investigatorsIn catastrophic injury cases, defense counsel are familiar with the first responder investigations conducted by local and state police and fire departments. At times, the opinions and conclusions of the police and fire officials are unfavorable to the defense and attorneys are “stuck” with these opinions throughout the case and must find a way to discount or neutralize these opinions. If their findings align with the defense’s theory, they are a powerful weapon for the defense. A recent case that went to the jury highlighted…

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Area of Origin Alone is Insufficient to Prove a Defect

Breaker panel fire On the night of January 16, 2011, a security guard employed to monitor power service to a subdivision of vacant homes noticed that several homes in the Southbury, Connecticut subdivision had lost power. The subdivision, consisting of five homes that sat vacant since being built in 2005 had been experiencing false fire alarms and power outages. Two hours after the employee alerted his superior of the power outage, it was discovered that one of the homes was on fire. The fire was investigated by representatives…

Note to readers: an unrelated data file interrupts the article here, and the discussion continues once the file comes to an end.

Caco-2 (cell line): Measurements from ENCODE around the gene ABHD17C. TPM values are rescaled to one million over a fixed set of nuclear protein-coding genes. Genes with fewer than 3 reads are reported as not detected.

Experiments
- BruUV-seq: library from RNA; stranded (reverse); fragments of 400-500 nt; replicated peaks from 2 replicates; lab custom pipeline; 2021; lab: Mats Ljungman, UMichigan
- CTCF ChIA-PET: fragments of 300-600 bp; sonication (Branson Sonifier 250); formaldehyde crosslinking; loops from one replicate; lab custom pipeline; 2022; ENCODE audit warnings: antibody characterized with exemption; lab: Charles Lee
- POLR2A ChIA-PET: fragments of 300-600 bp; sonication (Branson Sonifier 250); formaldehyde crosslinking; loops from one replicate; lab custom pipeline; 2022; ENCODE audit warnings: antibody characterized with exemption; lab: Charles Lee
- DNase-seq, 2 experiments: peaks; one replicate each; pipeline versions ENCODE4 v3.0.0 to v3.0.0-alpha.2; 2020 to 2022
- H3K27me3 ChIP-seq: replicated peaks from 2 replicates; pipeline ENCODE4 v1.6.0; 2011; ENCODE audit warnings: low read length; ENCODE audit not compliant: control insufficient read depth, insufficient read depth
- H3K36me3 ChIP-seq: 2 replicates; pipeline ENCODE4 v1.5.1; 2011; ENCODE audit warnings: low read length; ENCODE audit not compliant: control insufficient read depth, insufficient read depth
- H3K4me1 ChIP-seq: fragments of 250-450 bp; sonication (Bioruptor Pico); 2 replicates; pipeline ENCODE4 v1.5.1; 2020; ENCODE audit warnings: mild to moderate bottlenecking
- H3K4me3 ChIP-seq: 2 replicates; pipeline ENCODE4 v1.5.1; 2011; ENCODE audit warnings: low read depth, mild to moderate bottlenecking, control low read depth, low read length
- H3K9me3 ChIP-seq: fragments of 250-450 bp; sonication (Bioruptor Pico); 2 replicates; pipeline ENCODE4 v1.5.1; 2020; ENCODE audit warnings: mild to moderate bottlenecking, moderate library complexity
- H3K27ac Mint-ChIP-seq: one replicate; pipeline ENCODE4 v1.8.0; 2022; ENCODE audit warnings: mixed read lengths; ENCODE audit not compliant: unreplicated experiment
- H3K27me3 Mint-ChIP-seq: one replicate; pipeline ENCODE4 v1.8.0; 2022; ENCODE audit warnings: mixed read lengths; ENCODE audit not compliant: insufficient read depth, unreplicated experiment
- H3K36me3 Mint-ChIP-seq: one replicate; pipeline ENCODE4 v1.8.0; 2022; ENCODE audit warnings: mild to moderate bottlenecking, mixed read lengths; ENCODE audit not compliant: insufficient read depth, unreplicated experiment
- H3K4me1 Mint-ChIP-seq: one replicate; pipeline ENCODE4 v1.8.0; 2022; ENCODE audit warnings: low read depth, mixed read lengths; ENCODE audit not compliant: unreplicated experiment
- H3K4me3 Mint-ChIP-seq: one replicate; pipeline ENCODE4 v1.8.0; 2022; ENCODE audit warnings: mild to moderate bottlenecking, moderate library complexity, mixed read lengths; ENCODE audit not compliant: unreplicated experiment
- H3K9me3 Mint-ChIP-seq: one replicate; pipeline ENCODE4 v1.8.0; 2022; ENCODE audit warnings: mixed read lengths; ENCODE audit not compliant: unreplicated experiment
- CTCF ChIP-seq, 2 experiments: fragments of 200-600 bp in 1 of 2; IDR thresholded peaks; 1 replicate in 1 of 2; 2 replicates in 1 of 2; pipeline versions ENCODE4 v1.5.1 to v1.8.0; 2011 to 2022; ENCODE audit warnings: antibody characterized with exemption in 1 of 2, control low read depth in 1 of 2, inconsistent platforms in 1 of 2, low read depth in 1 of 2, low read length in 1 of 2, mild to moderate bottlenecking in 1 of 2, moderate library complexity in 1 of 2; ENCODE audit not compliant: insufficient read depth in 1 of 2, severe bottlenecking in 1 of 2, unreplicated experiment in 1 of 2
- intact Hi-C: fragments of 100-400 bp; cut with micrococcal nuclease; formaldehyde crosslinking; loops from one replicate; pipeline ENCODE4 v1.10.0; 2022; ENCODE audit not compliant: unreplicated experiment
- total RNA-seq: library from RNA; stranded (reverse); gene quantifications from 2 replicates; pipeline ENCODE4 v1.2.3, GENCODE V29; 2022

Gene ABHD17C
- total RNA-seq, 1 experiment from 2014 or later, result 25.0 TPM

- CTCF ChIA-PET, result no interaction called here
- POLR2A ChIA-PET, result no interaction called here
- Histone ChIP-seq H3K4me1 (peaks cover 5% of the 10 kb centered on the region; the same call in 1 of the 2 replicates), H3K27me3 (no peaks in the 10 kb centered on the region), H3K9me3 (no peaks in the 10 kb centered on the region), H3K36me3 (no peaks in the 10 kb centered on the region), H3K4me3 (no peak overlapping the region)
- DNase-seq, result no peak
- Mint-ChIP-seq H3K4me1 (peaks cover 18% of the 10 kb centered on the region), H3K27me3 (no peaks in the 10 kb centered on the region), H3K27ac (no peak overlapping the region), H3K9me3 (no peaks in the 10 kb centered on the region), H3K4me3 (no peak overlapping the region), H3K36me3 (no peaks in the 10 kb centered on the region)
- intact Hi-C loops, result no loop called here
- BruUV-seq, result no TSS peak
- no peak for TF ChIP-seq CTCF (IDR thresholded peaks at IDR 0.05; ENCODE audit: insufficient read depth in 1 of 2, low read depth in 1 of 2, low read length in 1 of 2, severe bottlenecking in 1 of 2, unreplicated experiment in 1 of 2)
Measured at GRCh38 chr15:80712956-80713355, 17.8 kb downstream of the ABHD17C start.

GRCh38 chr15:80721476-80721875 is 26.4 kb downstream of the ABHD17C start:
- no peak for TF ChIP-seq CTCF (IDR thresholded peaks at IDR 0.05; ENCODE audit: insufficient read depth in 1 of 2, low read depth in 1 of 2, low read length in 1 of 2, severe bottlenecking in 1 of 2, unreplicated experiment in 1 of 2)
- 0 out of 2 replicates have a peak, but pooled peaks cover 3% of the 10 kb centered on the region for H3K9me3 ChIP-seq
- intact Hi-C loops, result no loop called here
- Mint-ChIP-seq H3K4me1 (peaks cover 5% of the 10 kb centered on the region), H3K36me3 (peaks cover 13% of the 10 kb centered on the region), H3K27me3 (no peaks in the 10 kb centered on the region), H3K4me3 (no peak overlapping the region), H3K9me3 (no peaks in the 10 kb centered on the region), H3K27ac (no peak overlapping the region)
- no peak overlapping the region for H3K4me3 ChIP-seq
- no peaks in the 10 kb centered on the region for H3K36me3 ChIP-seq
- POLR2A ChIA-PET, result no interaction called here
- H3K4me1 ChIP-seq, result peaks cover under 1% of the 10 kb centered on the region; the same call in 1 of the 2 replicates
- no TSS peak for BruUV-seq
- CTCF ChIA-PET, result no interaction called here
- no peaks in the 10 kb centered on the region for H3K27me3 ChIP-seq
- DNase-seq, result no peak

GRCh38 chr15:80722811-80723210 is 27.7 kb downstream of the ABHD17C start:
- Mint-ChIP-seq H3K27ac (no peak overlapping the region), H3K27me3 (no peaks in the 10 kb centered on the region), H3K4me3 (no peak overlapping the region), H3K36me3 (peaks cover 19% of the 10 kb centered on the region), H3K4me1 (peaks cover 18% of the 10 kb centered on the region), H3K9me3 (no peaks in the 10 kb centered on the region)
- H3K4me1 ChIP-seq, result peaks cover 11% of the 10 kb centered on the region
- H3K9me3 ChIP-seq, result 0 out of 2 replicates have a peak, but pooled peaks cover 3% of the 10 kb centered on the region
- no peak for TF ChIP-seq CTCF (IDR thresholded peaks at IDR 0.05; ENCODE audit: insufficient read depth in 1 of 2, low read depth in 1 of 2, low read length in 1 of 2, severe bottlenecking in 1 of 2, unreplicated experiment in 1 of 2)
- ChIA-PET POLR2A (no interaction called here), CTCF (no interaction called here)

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Plaintiff’s Defect Theory Up in Smoke? Enter Malfunction Theory

The Connecticut Supreme Court recently made its ruling in White v. Mazda Motor of Am., 313 Conn. 610. In White, the plaintiff asserted design defect claims against Mazda after a car purchased by the plaintiff burst into flames one month later. The plaintiff’s complaint cited a laundry list of various defects which may have caused or contributed to the incident. To support its allegation, the plaintiff retained a certified fire investigator as an expert. The plaintiff’s expert testified that “the fire appears to…

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Court Turns Down The Heat On Requirements For Ignition Scenario Testing

A federal court in Wisconsin recently addressed what constitutes acceptable conditions for ignition scenario testing in fire cases. In Smithfield Foods, Inc. et al. v. United States, 2014 U.S. Dist. LEXIS 134523 (E.D. Wis., September 23, 2014), the plaintiffs filed suit against the United States under the Federal Tort Claims Act alleging that a pork processing facility was destroyed by a fire ignited by a M125 military flare stolen by a member of the United States Marine Corps. The plaintiffs claimed that the United…